The annual fundraiser named for Jimmy Richardson experienced a bit of a rebirth this year, held on the fourth anniversary of his passing and also at a time when the Canadian Mental Health Association’s Centre is receiving some much-needed revitalization with new exterior paint and an outdoor gazebo.
This year, the Walk for Wellness route was changed from Elmwood Park to bring attention to the CMHA’s Centre at 176 4th Ave. N.W. Participants walked along Chaplin St. to Market Square, where a brief ceremony took place at 11:45 a.m. and balloons were released in Jimmy’s memory. The Centre hosted a barbecue lunch after the walk.
“This was the anniversary of [Jimmy’s] death,” said Centre manager Ruth Smith. “He died Sept. 15, 2008, and I didn’t really put the two together until [his niece] phoned me a few days ago and said, Ruth, do you realize…? And I thought that was really good because we had this opportunity to kind of celebrate.”
“This is the largest I think this year, as far as people participation that we’ve had ever, and I don’t know about the numbers yet. We didn’t have any corporate sponsors this year because we’ve asked so many people for help over the last little while that I just wanted not to ask.”
Jimmy’s niece, Pauline Holliday (nee Richardson), made a personal appearance and participated in the walk because her family has mental health issues and she wants to carry on the work begun by her uncle.
“He wanted the walkathon to continue. They were going to quit and he said no, we’ve got to keep on going. Every year he raised $1,000 because it was his mission and he wanted to keep it going. So I want to keep it going too,” Holliday said.
The walkathon was Jimmy’s way of raising awareness and endeavouring to help people become more at ease when supporting loved ones with mental illness.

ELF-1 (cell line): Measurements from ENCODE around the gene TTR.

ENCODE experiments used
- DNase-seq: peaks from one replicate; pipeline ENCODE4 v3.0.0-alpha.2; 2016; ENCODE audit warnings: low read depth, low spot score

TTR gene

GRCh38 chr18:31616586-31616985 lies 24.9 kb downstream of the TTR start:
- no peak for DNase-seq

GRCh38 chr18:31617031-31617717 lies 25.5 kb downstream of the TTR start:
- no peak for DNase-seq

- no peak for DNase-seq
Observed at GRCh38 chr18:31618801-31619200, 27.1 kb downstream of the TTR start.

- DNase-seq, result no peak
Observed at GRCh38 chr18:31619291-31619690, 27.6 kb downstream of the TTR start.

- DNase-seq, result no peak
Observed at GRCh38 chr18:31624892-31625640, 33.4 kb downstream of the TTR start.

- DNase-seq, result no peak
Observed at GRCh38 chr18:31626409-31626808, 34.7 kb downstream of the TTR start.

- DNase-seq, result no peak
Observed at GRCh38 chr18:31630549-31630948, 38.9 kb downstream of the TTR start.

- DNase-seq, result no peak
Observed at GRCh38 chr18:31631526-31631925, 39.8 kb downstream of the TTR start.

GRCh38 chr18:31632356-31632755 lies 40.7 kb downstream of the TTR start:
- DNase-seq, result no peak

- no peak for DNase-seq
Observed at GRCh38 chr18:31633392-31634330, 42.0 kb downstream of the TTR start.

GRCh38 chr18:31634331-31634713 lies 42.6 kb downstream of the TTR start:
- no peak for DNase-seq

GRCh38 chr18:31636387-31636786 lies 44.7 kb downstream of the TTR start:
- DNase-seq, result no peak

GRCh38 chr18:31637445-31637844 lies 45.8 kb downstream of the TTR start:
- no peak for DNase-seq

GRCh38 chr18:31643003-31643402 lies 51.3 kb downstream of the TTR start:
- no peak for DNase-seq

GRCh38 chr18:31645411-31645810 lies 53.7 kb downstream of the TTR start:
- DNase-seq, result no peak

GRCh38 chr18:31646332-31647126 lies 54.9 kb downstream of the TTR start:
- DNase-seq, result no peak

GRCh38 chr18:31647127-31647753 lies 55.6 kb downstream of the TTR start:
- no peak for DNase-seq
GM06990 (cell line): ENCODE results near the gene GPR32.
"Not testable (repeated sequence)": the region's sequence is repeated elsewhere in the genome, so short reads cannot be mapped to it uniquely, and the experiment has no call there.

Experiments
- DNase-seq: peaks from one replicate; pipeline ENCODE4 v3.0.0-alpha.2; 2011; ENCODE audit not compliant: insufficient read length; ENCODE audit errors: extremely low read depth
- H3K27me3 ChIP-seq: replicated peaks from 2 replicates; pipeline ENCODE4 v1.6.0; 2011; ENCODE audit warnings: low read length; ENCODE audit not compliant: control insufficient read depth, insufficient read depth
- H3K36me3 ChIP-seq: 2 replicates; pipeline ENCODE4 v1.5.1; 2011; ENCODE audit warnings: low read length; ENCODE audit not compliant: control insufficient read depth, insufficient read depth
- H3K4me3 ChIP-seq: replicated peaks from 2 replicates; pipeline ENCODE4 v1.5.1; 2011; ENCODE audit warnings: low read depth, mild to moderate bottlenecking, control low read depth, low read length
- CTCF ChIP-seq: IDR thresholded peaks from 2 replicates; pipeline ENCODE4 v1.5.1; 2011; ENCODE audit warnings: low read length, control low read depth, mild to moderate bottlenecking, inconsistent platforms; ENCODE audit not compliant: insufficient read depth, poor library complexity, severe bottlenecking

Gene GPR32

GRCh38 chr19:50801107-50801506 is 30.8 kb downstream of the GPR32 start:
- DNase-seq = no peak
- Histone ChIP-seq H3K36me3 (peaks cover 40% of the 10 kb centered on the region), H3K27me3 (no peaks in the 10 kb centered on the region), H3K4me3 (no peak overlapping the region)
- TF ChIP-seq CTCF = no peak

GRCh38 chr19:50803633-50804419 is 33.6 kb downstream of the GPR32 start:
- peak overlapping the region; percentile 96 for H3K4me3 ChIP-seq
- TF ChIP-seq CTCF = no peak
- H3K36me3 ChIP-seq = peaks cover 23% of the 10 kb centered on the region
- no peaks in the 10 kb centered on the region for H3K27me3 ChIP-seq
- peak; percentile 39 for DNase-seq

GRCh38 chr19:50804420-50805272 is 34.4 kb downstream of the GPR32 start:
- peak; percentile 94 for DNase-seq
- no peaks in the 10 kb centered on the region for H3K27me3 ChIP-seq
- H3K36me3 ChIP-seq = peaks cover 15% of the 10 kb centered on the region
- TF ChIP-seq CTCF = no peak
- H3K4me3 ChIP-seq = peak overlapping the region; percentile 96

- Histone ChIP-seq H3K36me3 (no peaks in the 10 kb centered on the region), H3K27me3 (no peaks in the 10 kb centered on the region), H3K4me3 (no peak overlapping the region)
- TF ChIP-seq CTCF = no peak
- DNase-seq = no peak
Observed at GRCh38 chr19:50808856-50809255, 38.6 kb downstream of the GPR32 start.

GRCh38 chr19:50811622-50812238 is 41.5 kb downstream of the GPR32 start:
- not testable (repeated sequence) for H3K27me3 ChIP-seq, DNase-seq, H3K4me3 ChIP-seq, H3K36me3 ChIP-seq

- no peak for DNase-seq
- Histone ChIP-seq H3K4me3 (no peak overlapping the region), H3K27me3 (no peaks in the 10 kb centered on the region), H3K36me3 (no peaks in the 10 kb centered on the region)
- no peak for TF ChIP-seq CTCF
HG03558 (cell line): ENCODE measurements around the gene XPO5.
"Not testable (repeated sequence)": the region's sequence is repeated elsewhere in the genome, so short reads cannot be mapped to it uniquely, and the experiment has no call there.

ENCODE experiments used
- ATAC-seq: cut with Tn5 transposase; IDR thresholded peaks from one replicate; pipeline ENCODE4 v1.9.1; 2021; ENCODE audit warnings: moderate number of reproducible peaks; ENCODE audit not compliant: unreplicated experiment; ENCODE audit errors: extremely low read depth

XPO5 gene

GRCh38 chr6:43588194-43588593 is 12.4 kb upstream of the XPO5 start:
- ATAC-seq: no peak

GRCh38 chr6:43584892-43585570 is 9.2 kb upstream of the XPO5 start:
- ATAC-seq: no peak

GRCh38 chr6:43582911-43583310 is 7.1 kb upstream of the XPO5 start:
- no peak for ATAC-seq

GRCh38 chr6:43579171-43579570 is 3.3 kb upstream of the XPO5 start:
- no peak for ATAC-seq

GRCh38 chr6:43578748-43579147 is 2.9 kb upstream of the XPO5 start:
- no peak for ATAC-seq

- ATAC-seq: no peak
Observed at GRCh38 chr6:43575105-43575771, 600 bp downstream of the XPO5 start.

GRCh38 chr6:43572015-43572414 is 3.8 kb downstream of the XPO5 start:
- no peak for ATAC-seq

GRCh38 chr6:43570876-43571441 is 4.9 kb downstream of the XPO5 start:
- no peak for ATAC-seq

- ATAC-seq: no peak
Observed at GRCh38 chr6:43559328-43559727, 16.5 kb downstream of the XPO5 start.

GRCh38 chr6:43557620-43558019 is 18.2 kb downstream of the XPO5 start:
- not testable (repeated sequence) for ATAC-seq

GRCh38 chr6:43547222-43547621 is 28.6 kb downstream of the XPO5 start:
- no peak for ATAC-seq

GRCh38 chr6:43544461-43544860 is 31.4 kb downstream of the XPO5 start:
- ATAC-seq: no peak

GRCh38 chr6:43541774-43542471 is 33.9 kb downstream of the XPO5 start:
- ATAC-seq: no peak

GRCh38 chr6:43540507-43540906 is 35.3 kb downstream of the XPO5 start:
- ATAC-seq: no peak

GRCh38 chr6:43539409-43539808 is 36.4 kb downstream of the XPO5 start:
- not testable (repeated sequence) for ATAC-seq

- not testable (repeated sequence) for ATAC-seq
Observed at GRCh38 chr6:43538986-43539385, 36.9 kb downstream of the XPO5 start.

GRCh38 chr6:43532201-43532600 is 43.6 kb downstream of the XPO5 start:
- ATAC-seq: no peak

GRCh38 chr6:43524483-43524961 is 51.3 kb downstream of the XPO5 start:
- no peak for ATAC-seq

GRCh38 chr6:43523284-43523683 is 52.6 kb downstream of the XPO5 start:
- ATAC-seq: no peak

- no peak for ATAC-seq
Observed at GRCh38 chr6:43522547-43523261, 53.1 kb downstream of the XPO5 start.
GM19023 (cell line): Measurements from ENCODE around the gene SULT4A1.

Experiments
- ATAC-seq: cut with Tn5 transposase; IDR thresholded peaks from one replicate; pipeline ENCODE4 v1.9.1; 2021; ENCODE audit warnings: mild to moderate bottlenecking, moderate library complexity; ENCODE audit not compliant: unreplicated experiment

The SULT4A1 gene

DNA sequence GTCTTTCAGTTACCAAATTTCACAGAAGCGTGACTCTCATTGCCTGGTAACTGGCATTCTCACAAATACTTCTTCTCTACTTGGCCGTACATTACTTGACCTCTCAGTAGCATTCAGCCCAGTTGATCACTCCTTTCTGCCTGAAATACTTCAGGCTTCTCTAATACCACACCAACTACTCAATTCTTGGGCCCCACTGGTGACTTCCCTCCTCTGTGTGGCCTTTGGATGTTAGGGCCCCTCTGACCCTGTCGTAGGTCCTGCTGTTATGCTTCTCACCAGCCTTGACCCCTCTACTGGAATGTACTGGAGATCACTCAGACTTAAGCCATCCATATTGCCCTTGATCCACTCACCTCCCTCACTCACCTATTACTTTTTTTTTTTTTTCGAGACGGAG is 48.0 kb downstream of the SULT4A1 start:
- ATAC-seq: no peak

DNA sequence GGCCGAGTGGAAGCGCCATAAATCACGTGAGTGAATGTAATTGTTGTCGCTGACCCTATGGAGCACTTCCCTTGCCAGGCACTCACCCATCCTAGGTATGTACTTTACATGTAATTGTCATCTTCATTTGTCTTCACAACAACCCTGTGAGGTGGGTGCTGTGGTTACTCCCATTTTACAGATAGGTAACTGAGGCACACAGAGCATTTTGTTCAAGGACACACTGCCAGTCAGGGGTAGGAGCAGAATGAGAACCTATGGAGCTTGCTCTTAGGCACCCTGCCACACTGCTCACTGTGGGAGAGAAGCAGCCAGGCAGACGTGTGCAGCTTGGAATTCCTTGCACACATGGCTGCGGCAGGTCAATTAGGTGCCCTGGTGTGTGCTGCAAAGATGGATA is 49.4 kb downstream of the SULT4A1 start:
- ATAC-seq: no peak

“I’ve had depression in 1995 for six months. I kind of know what it’s like. I want to get the word out because it’s important. People kind of turn away and leave you if you have mental illness. Nobody wants to help you because you’re different, or there’s something odd about you, but you need that support because if you do not have that support you won’t get better.”
Many people don’t realize that mental illness touches everyone in some way.
“My mother has schizophrenia, my brother has depression too … and my friend committed suicide because she didn’t get the help she needed. That’s why I want to help CMHA out.
“People have to get comfortable with mental illness. It affects everybody, and everybody shies away from it. They’re afraid to say, ‘I have this,’ because people turn around and walk away from you,” Holliday said.
Smith prepared for the balloon launch by saying, “I just really want to thank all the people, the new faces that we see walking here with us today. That’s really exciting. That means that word is getting out there about mental health and Canadian Mental Health issues.”
Back at the CMHA Centre, there were more reasons to celebrate. The building has a brand new coat of paint and a gazebo is under construction in the back yard, offering an outdoor space for activities. Brent Lachapelle Painting Ltd. donated both labour and paint for the exterior. “I have to tell you, I almost feel like crying when you think of the generosity of one company that just gave so much. They’d come between jobs to do it, but they did it pretty quick,” said a grateful Smith.
The gazebo project was undertaken by Swift Current Kiwanis Club. “It’s always amazing to me how things interlock and how things happen. How you know somebody who knows somebody and they help you in this way and it keeps going around,” Smith reflected in appreciation. “The guys that have been working out there, Kiwanis, they’re not all so young,” she added with a smile.
Smith hopes the temperate fall weather will hold out for another week or two.
“I’m still hoping to have all the signs up and the back yard done and have a grand re-opening in October.”